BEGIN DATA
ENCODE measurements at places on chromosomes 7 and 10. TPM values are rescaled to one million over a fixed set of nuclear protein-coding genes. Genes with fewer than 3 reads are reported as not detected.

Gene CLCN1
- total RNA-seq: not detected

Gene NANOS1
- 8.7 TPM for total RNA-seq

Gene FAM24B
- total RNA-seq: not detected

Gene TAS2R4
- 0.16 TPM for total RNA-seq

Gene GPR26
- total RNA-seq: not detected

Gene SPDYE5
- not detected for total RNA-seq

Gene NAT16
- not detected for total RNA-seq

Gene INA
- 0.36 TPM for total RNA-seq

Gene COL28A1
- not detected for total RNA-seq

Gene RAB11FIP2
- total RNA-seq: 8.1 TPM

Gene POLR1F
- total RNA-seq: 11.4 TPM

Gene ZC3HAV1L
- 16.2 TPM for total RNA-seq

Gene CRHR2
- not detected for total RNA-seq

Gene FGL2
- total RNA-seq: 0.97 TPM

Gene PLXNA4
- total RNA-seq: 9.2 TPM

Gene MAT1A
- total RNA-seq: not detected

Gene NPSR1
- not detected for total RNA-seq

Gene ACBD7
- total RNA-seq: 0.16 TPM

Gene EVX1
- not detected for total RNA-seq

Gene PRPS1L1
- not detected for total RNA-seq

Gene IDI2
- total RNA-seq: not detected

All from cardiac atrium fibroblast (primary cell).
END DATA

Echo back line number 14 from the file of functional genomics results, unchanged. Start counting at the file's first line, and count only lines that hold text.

Gene NAT16